This oral history interview is an intimate conversation between two people, both of whom have generously agreed to share this recording with Oral History Summer School, and with you. Please listen in the spirit with which this was shared.
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This interview took place on August 31, 2021 remotely via Zoom; it is Anna Siegal's fifth conversation with an OHSS interviewer for the Education Narratives Project. At the time of the interview, Anna was the Executive Director at Red Hook Playgroup, a progressive community-based early education program. She is preparing to begin the third school year impacted by the pandemic and feeling the weight and burden of continued restrictions and obstacles that threaten her ability to provide a quality educational and developmental experience for her students. She describes a sense of feeling bored with and tired of the tedium of dealing with COVID-19. She feels distanced from actual teaching--the work she loves--because of her responsibility as executive director to navigate and advise on the logistics involved in getting children into the classroom. She sees potential burnout in her colleagues and is actively promoting self care and work/life balance for her teachers. Anna talks extensively about how she and the teachers at her school are engaging children in facing and talking about the pandemic and the many other difficult issues that have surfaced during the past year and a half (racial tension, economy, climate change, politics). She also talks about the special projects her students worked on through the last school year to express their thoughts and feelings about what is happening in the world. Anna expresses cautious hope and optimism for the future, envisioning young children who grow up imbued with a sense of fairness for all, social justice, and activism as a result of what they are learning and absorbing from the world around them.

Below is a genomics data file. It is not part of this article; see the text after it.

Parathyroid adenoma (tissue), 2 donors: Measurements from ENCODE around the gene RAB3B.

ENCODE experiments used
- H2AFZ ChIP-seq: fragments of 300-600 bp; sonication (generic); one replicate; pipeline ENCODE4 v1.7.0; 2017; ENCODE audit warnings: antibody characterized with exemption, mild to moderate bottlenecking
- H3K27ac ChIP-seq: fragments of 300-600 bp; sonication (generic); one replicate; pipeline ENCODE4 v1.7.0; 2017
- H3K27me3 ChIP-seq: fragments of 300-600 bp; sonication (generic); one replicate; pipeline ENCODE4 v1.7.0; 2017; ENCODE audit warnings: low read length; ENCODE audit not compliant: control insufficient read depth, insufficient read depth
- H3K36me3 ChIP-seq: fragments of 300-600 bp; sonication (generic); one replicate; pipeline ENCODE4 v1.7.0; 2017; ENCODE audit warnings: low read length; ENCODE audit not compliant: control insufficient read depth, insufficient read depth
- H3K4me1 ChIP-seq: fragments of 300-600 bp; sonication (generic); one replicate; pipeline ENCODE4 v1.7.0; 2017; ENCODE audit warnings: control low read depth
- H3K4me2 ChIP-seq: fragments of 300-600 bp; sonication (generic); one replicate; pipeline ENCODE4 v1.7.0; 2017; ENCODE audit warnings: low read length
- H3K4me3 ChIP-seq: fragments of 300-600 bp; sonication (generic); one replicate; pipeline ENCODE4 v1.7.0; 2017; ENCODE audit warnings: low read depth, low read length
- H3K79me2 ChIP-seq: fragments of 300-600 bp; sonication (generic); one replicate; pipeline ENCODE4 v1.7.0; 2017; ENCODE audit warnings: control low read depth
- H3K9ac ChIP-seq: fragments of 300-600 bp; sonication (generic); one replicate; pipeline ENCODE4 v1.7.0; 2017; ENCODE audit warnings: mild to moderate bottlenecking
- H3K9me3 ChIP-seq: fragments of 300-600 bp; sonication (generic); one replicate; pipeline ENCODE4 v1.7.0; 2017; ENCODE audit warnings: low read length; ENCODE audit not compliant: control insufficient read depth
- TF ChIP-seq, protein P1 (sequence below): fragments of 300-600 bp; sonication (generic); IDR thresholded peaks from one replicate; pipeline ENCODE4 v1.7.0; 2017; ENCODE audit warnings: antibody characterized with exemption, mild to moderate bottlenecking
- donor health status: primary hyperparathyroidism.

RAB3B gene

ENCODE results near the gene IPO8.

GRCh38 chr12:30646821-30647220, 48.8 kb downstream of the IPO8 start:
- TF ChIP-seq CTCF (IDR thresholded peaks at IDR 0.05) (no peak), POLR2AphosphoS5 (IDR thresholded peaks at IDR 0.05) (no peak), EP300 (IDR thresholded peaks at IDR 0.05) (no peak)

Nicolette Lodico is an archivist and knowledge manager who specializes in helping people and organizations—particularly those whose work supports the public good—establish sustainable practices for managing both what they create and what they know so they can make informed decisions, be transparent, and minimize risk. She helps organizations tell the story about their work, to reflect on and learn from past work and share that knowledge with those who will benefit, and to provide opportunities for future researchers and historians to examine and evaluate this work. Currently, she is the director of global information and knowledge management at the Ford Foundation where she is overseeing a comprehensive, multiyear oral history project to gather the reflections of key former staff. She also is the former president and emeritus board member of the Technology Association of Grantmakers, a non-profit organization that cultivates the strategic and equitable use of technology to advance philanthropy. She earned her M.L.S. from the State University of New York at Buffalo.
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This interview is hereby made available for research purposes only. For additional uses (radio and other media, music, internet), please click here to inquire about permissions.